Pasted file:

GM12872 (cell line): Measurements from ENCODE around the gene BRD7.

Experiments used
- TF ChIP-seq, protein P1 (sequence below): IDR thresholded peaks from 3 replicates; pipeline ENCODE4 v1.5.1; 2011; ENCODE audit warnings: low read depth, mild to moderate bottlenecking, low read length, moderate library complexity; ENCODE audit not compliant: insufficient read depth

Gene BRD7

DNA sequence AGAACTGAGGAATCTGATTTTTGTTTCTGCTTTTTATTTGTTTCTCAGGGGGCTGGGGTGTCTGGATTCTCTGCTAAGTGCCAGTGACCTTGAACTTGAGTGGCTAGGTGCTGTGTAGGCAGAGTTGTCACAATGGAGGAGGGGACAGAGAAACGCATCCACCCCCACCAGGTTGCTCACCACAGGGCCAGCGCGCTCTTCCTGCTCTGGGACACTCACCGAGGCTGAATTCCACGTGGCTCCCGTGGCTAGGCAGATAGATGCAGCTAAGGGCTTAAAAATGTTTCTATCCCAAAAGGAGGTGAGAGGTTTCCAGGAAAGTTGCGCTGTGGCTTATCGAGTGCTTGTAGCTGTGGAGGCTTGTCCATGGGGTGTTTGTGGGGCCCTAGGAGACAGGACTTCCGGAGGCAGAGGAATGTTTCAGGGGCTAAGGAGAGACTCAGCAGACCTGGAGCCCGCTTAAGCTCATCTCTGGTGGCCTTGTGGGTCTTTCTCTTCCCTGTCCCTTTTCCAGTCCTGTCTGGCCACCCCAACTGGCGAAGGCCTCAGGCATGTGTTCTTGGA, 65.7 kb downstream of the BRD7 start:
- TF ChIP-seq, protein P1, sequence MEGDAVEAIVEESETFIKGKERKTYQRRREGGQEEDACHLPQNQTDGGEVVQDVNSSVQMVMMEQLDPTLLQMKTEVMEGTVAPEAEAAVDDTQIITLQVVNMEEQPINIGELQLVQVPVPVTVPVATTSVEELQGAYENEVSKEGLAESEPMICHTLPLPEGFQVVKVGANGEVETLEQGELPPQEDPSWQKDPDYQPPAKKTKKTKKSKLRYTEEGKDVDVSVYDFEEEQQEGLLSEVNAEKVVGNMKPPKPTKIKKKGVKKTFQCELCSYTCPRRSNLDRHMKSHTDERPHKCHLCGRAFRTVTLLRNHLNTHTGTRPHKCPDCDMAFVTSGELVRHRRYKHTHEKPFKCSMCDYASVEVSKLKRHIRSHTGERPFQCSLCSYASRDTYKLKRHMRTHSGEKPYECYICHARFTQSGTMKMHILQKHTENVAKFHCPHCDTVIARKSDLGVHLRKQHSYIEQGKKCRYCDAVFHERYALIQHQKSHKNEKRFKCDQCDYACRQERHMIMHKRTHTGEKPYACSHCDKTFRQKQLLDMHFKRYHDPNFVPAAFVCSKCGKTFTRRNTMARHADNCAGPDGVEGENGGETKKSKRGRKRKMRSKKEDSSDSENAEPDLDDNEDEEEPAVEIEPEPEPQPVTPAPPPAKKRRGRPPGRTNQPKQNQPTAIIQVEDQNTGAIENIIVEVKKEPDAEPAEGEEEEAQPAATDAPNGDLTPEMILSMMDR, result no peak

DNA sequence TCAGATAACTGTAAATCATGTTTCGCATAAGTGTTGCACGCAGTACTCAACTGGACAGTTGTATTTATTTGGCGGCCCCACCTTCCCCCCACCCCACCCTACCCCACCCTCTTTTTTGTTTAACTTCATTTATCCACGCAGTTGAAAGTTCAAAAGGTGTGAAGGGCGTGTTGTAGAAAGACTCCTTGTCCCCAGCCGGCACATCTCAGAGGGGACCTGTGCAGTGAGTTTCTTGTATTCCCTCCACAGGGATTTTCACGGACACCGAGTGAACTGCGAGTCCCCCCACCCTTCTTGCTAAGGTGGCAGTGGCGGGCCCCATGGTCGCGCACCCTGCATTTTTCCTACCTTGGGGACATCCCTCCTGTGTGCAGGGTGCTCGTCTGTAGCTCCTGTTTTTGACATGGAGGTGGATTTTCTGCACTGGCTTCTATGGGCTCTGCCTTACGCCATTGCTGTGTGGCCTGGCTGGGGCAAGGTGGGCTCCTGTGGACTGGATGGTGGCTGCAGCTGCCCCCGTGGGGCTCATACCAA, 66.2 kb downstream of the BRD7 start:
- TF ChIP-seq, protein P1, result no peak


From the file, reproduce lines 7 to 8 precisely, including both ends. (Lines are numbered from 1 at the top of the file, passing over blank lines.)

DNA sequence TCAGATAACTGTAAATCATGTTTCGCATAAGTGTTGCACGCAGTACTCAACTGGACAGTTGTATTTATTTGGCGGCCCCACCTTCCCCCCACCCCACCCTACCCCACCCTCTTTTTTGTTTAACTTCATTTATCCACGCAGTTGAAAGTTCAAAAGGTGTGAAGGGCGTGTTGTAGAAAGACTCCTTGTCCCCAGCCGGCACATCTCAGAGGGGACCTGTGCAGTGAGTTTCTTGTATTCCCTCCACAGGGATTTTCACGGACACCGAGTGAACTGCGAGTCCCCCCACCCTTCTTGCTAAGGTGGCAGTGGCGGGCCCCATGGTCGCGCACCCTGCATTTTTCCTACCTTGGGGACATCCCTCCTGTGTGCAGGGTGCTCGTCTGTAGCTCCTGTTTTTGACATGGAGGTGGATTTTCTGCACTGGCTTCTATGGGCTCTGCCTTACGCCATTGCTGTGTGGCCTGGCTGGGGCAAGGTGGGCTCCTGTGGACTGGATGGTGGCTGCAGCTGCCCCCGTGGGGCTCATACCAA, 66.2 kb downstream of the BRD7 start:
- TF ChIP-seq, protein P1, result no peak